Technically gold is still holding within the boundaries of what might be considered a consolidation extending back to the early part of February, so I might look at a pullback into the 50-day line at 113.99 as a possible lower-risk entry.
While the GLD busted its 20-day line, Silver Wheaton (SLW) was able to hold its own 20-day line today on heavy selling volume. I can’t say I like this action on its face, but this isn’t the first time SLW has been hit with selling volume on the way up. Since I look to buy weakness and sell strength, last week’s pocket pivot was something to sell into while today’s pullback gets me at least looking at a potential entry here. This would obviously depend on how well gold is able to hold up after getting hit today.
Assuming the stock doesn’t bust the 20-day line at the open tomorrow, then an entry here using the 20-day line as a tight selling guide is a feasible strategy. Whether it leads to any upside success, however, remains to be seen. The key is simply looking at a possible entry on weakness while understanding where a very tight stop can be placed in order to keep risk at a minimum.
Two of our best performers on the long side so far this week have been new mentions Square (SQ) and Vantiv (VNTV). In fact, a number of names in the Credit Card/Payment Processor group, including PayPal (PYPL), have moved higher. The winner for the week is SQ, however, which broke out Monday in rather robust fashion. The move sent the stock rocketing over 10% out of the handle of its cup-with-handle base on heavy buying volume. By this morning, the move was extended to a total of 14.6% from Monday’s opening price of 12.05.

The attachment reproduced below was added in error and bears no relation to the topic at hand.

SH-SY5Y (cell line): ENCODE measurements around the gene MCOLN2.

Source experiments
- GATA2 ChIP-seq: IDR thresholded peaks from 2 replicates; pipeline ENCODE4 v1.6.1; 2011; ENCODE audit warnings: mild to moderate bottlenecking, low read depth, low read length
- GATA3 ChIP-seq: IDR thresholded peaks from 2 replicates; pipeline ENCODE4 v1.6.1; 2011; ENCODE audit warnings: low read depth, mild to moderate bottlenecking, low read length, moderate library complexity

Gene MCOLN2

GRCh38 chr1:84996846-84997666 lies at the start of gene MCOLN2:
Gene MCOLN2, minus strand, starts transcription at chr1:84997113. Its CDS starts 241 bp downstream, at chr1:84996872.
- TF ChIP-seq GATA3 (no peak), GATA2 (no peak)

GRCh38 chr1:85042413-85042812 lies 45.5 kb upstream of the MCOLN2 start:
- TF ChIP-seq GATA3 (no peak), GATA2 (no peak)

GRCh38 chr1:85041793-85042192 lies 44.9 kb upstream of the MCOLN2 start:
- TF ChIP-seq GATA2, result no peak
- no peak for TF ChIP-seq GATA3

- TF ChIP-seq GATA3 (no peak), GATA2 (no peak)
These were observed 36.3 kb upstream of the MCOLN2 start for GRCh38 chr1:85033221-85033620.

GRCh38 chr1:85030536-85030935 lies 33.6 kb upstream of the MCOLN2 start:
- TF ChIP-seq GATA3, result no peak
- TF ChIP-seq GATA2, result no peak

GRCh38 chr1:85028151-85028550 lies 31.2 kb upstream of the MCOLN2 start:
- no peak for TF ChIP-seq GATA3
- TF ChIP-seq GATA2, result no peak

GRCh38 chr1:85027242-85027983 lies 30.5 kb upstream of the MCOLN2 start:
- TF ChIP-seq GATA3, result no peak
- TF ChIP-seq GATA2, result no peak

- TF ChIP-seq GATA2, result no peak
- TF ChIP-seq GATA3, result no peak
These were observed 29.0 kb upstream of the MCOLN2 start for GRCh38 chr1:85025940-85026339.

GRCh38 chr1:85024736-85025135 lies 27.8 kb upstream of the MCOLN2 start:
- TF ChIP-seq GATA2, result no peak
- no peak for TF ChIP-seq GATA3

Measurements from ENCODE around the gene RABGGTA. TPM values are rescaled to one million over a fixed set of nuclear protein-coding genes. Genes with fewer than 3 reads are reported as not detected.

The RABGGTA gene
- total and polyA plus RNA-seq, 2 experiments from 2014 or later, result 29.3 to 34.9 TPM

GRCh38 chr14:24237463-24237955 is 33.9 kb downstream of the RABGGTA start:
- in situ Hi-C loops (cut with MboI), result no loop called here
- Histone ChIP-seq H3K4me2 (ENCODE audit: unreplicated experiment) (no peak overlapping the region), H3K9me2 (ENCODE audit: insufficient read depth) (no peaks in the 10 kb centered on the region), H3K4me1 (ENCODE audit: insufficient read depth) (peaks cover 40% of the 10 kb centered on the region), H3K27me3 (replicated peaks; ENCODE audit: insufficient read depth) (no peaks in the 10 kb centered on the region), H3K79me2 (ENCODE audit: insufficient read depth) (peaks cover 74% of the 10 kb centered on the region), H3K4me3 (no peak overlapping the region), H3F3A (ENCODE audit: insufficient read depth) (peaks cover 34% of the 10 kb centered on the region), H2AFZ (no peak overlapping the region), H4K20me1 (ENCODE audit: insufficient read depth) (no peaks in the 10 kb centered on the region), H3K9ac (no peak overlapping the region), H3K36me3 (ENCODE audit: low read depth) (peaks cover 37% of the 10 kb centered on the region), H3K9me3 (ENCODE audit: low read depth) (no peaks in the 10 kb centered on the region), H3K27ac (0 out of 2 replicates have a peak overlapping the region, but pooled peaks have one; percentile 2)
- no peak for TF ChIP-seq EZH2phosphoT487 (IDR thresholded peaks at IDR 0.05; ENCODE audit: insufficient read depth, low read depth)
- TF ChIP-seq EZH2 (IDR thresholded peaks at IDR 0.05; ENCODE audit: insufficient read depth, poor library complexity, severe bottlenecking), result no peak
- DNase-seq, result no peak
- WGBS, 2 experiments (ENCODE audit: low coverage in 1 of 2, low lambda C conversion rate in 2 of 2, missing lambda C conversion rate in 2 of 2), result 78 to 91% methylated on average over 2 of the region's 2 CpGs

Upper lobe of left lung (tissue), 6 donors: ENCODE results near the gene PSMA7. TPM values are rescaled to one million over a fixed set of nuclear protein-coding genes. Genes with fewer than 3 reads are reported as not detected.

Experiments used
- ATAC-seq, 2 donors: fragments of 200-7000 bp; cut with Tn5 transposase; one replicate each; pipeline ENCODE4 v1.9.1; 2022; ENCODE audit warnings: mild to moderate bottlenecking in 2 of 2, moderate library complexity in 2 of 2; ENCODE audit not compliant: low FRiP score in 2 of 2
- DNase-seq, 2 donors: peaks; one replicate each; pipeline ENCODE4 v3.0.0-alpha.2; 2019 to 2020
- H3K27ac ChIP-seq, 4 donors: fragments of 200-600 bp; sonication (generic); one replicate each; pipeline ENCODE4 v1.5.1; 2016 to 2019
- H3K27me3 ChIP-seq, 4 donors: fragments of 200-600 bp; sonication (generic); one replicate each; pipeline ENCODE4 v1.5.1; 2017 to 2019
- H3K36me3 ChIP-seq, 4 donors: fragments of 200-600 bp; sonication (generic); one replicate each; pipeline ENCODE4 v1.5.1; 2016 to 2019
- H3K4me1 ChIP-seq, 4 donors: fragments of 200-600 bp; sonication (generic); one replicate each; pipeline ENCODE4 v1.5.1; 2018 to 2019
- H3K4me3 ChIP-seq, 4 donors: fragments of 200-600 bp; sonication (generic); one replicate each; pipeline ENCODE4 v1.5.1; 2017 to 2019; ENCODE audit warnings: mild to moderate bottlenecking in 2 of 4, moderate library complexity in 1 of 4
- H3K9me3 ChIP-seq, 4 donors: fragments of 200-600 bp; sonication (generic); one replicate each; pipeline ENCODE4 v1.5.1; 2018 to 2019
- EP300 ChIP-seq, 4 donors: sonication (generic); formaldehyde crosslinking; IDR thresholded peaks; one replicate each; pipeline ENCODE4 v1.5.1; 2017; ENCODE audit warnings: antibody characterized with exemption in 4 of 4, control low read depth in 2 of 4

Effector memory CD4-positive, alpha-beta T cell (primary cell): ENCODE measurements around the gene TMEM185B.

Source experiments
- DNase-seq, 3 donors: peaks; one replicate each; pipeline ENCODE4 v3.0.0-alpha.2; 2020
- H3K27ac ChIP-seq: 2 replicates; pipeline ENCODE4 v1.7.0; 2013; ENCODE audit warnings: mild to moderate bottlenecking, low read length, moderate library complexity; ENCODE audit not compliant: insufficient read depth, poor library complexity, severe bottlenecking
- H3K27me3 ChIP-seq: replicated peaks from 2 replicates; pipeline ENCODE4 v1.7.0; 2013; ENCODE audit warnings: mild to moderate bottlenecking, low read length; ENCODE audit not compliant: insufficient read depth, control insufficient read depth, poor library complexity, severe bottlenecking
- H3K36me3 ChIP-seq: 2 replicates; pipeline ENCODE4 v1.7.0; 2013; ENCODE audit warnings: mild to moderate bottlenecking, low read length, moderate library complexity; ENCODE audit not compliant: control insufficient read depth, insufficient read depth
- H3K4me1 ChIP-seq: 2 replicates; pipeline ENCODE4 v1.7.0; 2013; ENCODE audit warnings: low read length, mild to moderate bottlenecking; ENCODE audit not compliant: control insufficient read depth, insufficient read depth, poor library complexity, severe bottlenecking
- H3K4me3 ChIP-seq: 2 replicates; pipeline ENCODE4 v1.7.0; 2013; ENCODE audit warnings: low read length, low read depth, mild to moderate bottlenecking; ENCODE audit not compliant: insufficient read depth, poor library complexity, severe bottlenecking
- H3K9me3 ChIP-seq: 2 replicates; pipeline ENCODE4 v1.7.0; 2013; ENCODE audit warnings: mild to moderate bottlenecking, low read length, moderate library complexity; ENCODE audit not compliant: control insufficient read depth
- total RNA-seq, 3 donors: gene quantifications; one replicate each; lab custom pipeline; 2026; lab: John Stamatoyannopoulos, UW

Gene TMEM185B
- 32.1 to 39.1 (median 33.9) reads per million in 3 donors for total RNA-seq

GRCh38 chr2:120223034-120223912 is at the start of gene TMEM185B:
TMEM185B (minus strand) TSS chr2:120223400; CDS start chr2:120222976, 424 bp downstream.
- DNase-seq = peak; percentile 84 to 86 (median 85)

Obviously, SQ was extended at that point, and as I have frequently advised, investors should think about taking 10%-plus profits in stocks when they have them. Doing so in SQ would have been quite fortuitous as the stock reversed today on heavier volume than that seen on Monday’s base breakout.
But of course, we also know that in this market standard-issue base breakouts tend to lead to limited upside. Such was the case with SQ as sellers took a “sell the news” view here after the New York Times reported today that SQ and Facebook (FB) were partnering on target advertising.
So, as I blogged earlier today, we now know what caused Monday’s torrid upside rally. That rally was also likely fueled by a short-squeeze as about 30% of the stock’s float had been sold short as of March 1st. From here I would expect support to come in at around the 10-day line, which is what we saw today. However, it’s not clear to me that the stock will necessarily blast to new highs after today’s reversal. It is possible that Cinderella has come and gone and the ball is over for SQ, at least for now.